Seeing a chance to fill a need and reach out to the community, Captain Duane Colbourne, corps officer, and band member Rodey Burt developed a plan and the Peterview Corps beginner's band was born.
First Things First
The beginner's band, which launched in October 2013, meets on Tuesday evenings and brings together about 15 children aged seven to 13. The band includes a mix of cornets, horns, baritones and tubas, as well as percussion, and they hope to add bells this year. The corps received start-up funds from the Territorial Mission Focus Fund, which enabled them to purchase instruments so that every child who wanted to participate in the program would be able to do so.
Captain Colbourne and Burt, who leads the band, hope to expand the band this year, building on previous successes with children in the community. When the corps held a rally day after Captain Colbourne and his wife, Captain Doreen Colbourne, were appointed to Peterview in 2011, 150 children came.
“We're still only scratching the surface of what's out there,” Captain Duane Colbourne says. “We see a lot of children in the community who are unchurched, so there's a lot of potential.”
The corps also has a successful Pioneers program, which brings around 45 children to the corps on Monday evenings. It was through Pioneers and past experience with the church's Sunday school that Chloe Elliott joined the band.
“I like music and I really want to learn how to play different instruments,” says nine-year-old Chloe, who plays cornet in the band. “I've learned a lot of different notes that I didn't know before.”
The band is learning from the Army's First Things First book, which includes simple songs such as The B.I.B.L.E. and Jesus Loves Me. Burt brings significant experience to the band, having been bandmaster at Peterview Corps for 25 years. Clarence Vineham, the current bandmaster, also assists with the beginner's band.
“Rodey has the ear for it,” says Bobbi Elliott, Chloe's mother. “He can tell if someone is struggling and he'll say, 'Don't worry if you're not getting it. Let's figure out what the problem is and go from there.' ”
Also helping with the band are a group of five to seven volunteers who are members of the senior band or parents of the beginners. For Bobbi, who volunteered with the program last year, seeing the children improve is very rewarding.
“It's definitely an experience to see them with their instruments the first few times—not sure how to hold them, what to do with them—but they've come a long way,” she smiles.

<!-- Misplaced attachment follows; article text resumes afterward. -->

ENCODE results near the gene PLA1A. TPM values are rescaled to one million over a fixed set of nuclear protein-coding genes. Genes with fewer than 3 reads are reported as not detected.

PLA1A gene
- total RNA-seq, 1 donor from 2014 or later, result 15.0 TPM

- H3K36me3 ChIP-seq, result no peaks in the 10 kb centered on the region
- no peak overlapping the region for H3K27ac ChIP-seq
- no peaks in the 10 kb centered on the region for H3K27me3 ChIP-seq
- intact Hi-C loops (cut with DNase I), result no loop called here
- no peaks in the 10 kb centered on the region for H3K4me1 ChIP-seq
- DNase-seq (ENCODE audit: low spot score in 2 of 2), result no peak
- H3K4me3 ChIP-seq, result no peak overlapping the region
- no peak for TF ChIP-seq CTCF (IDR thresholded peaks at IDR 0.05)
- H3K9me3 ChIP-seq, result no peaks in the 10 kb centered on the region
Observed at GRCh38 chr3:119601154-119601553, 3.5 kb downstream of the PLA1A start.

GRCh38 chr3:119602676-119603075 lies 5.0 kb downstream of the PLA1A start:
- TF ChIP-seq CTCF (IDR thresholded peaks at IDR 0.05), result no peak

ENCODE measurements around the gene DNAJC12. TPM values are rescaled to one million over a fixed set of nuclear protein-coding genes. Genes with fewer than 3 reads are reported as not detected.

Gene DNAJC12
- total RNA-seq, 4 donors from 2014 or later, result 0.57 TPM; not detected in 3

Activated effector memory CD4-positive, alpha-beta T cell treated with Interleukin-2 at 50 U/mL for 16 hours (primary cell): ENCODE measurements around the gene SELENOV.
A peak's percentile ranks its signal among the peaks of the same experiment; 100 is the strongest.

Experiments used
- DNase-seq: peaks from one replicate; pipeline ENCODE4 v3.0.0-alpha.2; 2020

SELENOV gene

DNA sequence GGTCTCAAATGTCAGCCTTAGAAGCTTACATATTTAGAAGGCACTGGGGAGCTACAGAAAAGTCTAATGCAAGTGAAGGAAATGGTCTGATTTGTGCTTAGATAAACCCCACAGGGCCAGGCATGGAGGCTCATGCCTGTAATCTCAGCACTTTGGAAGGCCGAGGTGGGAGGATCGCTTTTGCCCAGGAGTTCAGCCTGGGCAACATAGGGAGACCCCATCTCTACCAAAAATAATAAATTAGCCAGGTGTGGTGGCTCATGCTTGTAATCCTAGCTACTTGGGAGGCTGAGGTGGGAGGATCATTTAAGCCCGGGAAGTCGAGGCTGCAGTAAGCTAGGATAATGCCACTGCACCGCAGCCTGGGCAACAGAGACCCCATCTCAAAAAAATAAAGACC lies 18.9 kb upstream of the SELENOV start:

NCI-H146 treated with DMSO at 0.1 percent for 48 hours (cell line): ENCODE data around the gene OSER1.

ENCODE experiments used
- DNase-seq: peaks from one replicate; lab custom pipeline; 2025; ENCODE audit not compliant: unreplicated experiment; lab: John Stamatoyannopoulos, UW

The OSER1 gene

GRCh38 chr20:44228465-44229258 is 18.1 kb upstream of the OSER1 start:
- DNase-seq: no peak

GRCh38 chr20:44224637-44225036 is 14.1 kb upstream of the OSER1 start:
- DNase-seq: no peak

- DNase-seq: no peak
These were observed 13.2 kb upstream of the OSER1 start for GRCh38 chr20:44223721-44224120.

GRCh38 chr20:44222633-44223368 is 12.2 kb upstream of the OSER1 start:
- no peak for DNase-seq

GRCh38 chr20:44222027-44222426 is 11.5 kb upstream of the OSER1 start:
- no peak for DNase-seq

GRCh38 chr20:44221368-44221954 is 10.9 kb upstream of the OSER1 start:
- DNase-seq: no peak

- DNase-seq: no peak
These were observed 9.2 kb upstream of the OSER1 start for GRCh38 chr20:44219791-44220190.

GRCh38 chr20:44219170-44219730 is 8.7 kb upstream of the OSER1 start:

Getting parents involved is one of the program's goals.
“If a young person is involved in something at the corps, their mom and dad are going to come and see what's happening,” says Burt.
“By bringing the younger ones in we're praying that parents will realize where they were at one time,” adds Captain Colbourne. “A lot of them grew up in church—some of them even played in the band—but they don't come anymore.
“Ultimately, the purpose of the band is to reach out to the community and help them realize that this is more than just a building,” he continues. “It's a place that they can come and worship and have a relationship with the Lord.”
One way Captain Colbourne and Burt try to encourage the families to attend church is by having the beginner's band participate in the Sunday service. So far, the band has had one performance.
“Parents were talking about it afterward and they were asking when we were going to do it again,” says Burt.
“It was really cool,” says 10-year-old Kimberley Burt, who attends the corps with her grandfather. “Some of the other kids get to play in the church band all the time, so it made me want to come up on the stage and play, too.”
As part of the beginner's band, Kimberley plays baritone, but she is also learning to play piano and accordion.
“I like being in the band because it helps me a lot in music,” she says. “I really didn't understand music in school and it helps me understand notes and stuff.”
As well as being part of the beginner's band, Kimberley volunteers in the nursery during the Sunday services. The corps, and the beginner's band in particular, has been an important community for Kimberley, who moved to Peterview from Grand Prairie, Alta., two years ago.
“We're really busy and she's by herself a lot of time, so she doesn't get to interact a whole lot with other kids,” explains Cindi Burt, her mother. Since joining the band, Kimberley has made new friends and sometimes practises with other children from the band outside of their Tuesday night rehearsals.
“They were really loud, but it was good,” Cindi smiles.
Kimberley has also felt welcomed in practical ways.
“When I came here on the first day of practices, they noticed that it's hard for me to play because my feet are way up high when I get on the big chairs,” she explains, “and so they asked me if I wanted a smaller chair.”
“Now they have the chair ready for her every time she comes,” Cindi adds. “It's the little things that make a difference.”
Keeping the Faith
Rodey Burt hopes that the beginner's band will eventually act as a feeder program to bring more youth into the senior band.
“You've got to have something for kids to be involved in, and if your band is going to keep rolling, you've got to have the younger ones,” he says. “If we don't include the youth, they start dwindling very quickly.”
“We know the beginner's band is having an impact on the children because of the enthusiasm that a lot of them have,” says Captain Colbourne. “They're doing marvelous with the music and they're enjoying it.
“They're learning and having fun in the process,” he concludes, “and we're pointing them to our Lord and Saviour, Jesus Christ.”